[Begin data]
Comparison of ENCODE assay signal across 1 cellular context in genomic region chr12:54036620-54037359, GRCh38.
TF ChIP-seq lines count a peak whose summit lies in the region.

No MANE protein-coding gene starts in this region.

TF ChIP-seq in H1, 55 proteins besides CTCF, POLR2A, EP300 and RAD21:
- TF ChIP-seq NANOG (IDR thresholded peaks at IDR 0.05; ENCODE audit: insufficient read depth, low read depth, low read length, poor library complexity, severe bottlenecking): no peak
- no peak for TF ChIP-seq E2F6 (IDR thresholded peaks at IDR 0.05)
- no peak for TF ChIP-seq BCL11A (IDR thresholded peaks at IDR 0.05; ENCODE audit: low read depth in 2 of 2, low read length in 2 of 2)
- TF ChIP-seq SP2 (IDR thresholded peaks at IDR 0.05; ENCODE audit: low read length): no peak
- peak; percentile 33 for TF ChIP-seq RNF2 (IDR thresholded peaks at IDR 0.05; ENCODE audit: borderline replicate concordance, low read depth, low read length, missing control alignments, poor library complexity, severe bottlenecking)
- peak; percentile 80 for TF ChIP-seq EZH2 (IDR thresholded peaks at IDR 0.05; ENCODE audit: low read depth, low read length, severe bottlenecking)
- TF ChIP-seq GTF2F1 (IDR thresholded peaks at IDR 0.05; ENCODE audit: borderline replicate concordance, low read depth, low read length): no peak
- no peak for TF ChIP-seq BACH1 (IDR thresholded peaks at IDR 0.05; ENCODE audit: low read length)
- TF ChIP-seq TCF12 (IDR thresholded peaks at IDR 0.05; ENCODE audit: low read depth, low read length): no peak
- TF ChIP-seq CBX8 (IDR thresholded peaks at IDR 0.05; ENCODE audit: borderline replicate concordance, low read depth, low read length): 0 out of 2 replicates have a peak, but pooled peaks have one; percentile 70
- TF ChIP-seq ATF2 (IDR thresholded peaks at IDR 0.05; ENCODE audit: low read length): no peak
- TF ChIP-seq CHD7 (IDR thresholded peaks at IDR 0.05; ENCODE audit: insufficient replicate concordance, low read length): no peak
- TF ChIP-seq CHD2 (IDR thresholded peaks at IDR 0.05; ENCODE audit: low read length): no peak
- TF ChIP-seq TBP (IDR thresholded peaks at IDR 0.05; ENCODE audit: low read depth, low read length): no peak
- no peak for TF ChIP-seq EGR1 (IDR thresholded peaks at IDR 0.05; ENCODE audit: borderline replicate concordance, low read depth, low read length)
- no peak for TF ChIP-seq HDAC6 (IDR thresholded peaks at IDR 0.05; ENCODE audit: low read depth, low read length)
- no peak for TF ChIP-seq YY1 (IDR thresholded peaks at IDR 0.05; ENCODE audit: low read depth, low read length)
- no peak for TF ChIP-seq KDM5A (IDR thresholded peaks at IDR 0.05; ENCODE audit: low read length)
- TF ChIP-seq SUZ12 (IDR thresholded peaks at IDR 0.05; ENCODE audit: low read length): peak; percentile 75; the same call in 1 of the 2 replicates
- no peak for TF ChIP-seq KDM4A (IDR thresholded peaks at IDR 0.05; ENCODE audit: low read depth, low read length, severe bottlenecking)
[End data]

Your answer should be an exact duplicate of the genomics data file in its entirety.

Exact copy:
Comparison of ENCODE assay signal across 1 cellular context in genomic region chr12:54036620-54037359, GRCh38.
TF ChIP-seq lines count a peak whose summit lies in the region.

No MANE protein-coding gene starts in this region.

TF ChIP-seq in H1, 55 proteins besides CTCF, POLR2A, EP300 and RAD21:
- TF ChIP-seq NANOG (IDR thresholded peaks at IDR 0.05; ENCODE audit: insufficient read depth, low read depth, low read length, poor library complexity, severe bottlenecking): no peak
- no peak for TF ChIP-seq E2F6 (IDR thresholded peaks at IDR 0.05)
- no peak for TF ChIP-seq BCL11A (IDR thresholded peaks at IDR 0.05; ENCODE audit: low read depth in 2 of 2, low read length in 2 of 2)
- TF ChIP-seq SP2 (IDR thresholded peaks at IDR 0.05; ENCODE audit: low read length): no peak
- peak; percentile 33 for TF ChIP-seq RNF2 (IDR thresholded peaks at IDR 0.05; ENCODE audit: borderline replicate concordance, low read depth, low read length, missing control alignments, poor library complexity, severe bottlenecking)
- peak; percentile 80 for TF ChIP-seq EZH2 (IDR thresholded peaks at IDR 0.05; ENCODE audit: low read depth, low read length, severe bottlenecking)
- TF ChIP-seq GTF2F1 (IDR thresholded peaks at IDR 0.05; ENCODE audit: borderline replicate concordance, low read depth, low read length): no peak
- no peak for TF ChIP-seq BACH1 (IDR thresholded peaks at IDR 0.05; ENCODE audit: low read length)
- TF ChIP-seq TCF12 (IDR thresholded peaks at IDR 0.05; ENCODE audit: low read depth, low read length): no peak
- TF ChIP-seq CBX8 (IDR thresholded peaks at IDR 0.05; ENCODE audit: borderline replicate concordance, low read depth, low read length): 0 out of 2 replicates have a peak, but pooled peaks have one; percentile 70
- TF ChIP-seq ATF2 (IDR thresholded peaks at IDR 0.05; ENCODE audit: low read length): no peak
- TF ChIP-seq CHD7 (IDR thresholded peaks at IDR 0.05; ENCODE audit: insufficient replicate concordance, low read length): no peak
- TF ChIP-seq CHD2 (IDR thresholded peaks at IDR 0.05; ENCODE audit: low read length): no peak
- TF ChIP-seq TBP (IDR thresholded peaks at IDR 0.05; ENCODE audit: low read depth, low read length): no peak
- no peak for TF ChIP-seq EGR1 (IDR thresholded peaks at IDR 0.05; ENCODE audit: borderline replicate concordance, low read depth, low read length)
- no peak for TF ChIP-seq HDAC6 (IDR thresholded peaks at IDR 0.05; ENCODE audit: low read depth, low read length)
- no peak for TF ChIP-seq YY1 (IDR thresholded peaks at IDR 0.05; ENCODE audit: low read depth, low read length)
- no peak for TF ChIP-seq KDM5A (IDR thresholded peaks at IDR 0.05; ENCODE audit: low read length)
- TF ChIP-seq SUZ12 (IDR thresholded peaks at IDR 0.05; ENCODE audit: low read length): peak; percentile 75; the same call in 1 of the 2 replicates
- no peak for TF ChIP-seq KDM4A (IDR thresholded peaks at IDR 0.05; ENCODE audit: low read depth, low read length, severe bottlenecking)